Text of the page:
5. The same organ-isation that allegedly arranged the spying on these activists stands soon to gain legal sanction to spy, enter your home secretly and install snooping equipment etc.
    What do you think about that Mr Gerrit?

  6. Sam,

    You like the other have missed my point.

    An activist should not be suprised if there is activist action against them.

    Just because you havent heard about a piggery activist does not mean they dont exist. Hardly going to introduce themselves!!

    Activists can come from anywhere.

    Heard through the grapevine that if the activists continued their attempts to prevent the coal train from running to Lyttleton, the west coast miners were going to spend time on action not conducive to anti coal mining activists carrying on their activities.

    Should any activists be suprised at this?

    Nah.

  7. “..One could argue that the correct course of action to take against a piggery would be to call the SPCA and the police…”

    and you would quickly conclude that you were just wasting your time…

    the pig-concentration camp owners are ‘within the law’..

    and the spca is part of the governing body that sets these standards…

    (i know..!..go figure..!…eh..?..)

    phil(whoar.co.nz)

  8. “Funny that it is OK for you to visit a piggery to take photographs but not OK for the piggery activist to visit your place.”

    If an activist is snooping around a farmer’s house or intefering with their vehicle, I wouldn’t condone it. Checking out a place of business in a sector with a track record for law breaking and a ‘can we get away with it’ approach to ethical behaviour is rather different.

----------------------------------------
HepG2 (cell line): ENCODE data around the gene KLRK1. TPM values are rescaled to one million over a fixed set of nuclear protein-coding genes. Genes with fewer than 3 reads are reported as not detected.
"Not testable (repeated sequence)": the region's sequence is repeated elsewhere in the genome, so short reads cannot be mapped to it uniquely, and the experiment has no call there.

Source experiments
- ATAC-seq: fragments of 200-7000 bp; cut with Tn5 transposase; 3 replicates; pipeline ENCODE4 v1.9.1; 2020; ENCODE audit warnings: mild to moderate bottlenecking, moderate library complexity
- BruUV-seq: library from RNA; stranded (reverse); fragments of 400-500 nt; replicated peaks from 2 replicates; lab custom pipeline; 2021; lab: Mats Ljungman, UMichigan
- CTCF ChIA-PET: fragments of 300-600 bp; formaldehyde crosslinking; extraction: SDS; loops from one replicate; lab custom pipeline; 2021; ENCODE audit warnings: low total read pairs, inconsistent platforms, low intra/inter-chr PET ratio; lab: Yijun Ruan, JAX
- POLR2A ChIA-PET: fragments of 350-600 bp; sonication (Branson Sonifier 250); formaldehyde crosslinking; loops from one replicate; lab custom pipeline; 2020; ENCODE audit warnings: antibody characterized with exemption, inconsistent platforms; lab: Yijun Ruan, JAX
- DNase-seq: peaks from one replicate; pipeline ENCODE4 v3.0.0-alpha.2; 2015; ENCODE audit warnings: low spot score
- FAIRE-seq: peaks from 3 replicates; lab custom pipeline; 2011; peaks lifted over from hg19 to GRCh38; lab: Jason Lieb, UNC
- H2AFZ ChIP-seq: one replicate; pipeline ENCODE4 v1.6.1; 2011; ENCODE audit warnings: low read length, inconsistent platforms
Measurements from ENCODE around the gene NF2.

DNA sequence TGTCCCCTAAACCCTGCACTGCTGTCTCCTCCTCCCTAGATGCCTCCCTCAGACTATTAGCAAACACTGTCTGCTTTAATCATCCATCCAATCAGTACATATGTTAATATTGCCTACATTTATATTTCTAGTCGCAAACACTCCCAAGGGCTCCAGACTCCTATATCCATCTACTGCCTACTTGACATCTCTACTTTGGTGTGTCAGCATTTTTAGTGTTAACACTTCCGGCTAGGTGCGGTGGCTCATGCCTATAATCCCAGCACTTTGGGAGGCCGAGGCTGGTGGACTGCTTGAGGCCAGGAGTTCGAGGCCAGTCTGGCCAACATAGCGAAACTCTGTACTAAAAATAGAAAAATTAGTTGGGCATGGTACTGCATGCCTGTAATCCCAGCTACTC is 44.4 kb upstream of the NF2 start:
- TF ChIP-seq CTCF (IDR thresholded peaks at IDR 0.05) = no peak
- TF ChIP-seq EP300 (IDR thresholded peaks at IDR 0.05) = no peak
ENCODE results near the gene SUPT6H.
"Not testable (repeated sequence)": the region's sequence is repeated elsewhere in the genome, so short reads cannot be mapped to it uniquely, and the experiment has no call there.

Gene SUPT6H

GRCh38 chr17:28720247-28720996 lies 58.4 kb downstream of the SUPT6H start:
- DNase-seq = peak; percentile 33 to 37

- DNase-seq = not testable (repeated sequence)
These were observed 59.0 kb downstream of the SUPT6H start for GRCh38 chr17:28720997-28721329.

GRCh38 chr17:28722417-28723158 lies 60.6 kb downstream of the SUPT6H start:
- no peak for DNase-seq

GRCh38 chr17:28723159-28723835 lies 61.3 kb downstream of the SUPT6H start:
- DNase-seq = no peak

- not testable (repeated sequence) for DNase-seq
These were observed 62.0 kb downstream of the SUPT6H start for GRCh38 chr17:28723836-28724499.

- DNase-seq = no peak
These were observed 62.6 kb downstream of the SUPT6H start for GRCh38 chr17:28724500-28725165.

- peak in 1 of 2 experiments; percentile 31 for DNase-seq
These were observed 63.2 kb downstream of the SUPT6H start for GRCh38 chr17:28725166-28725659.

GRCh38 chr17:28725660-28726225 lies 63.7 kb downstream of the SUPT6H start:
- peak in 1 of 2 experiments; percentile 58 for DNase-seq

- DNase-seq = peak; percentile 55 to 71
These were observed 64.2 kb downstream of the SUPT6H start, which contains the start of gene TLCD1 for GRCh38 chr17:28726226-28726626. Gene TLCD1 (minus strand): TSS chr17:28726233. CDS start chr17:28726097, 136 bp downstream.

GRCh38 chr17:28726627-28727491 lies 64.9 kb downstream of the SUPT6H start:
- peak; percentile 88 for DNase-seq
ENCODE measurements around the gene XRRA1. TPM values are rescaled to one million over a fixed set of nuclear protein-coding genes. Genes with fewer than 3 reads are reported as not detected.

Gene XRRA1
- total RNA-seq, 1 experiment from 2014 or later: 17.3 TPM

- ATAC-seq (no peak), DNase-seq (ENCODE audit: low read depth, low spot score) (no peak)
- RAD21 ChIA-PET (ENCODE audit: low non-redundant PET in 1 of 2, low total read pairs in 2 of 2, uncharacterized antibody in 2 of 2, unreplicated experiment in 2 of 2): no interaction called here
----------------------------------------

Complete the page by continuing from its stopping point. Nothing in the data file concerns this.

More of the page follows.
And I’ve never heard of a ‘piggery activist’ this is professional spying, not something motivated by legal or ethical concerns.

    “One could argue that the correct course of action to take against a piggery would be to call the SPCA and the police.”

    Can you cite many examples of the police seriously investigating allegations of pig farmer’s mistreating animals on tha basis of a phone call? I’m sure if the police jumped into action in such cases, activists would be happy to oblige with an flood of calls. The reality is the SPCA are overworked and the police don’t care – unless there’s concrete evidence and public pressure.

    And you are perfectly welcome to check out my veggie garden anytime the mood takes you.

  9. gerrit – Cauli don’t have brains. They don’t suffer in the way pigs do.
    Your highlight doesn’t work.

  10. Toad,

    Thanks for the reference.

    I’m sure an activist from either side will find an excuse to be somewhere “with a reasonable excuse”.

    One could argue that the correct course of action to take against a piggery would be to call the SPCA and the police.

    But if you want to take the law into your own hands dont expect the other party not to do so as well.

    Greenfly, The cauliflower analogy was to highlight the argument.

    George, did you ever after an (illegal?) visit to a piggery pass any information to the SPCA and the police for follow up?

  11. Gerrit, the relevant offence is under section 29 of the Summary Offences Act:

    29 Being found on property, etc, without reasonable excuse
    (1) Every person is liable to imprisonment for a term not exceeding 3 months or a fine not exceeding $2,000 who is found without reasonable excuse
    (a) In or on any building; or
    (b) In any enclosed yard or other such area; or
    (c) In or on board any aircraft, hovercraft, or ship or ferry or other vessel, train, or vehicle.
    (2) It is not necessary in a prosecution under this section for the prosecutor to prove that the defendant had an intention to commit any other offence, but it is a defence if the defendant satisfies the Court that he had no such intention.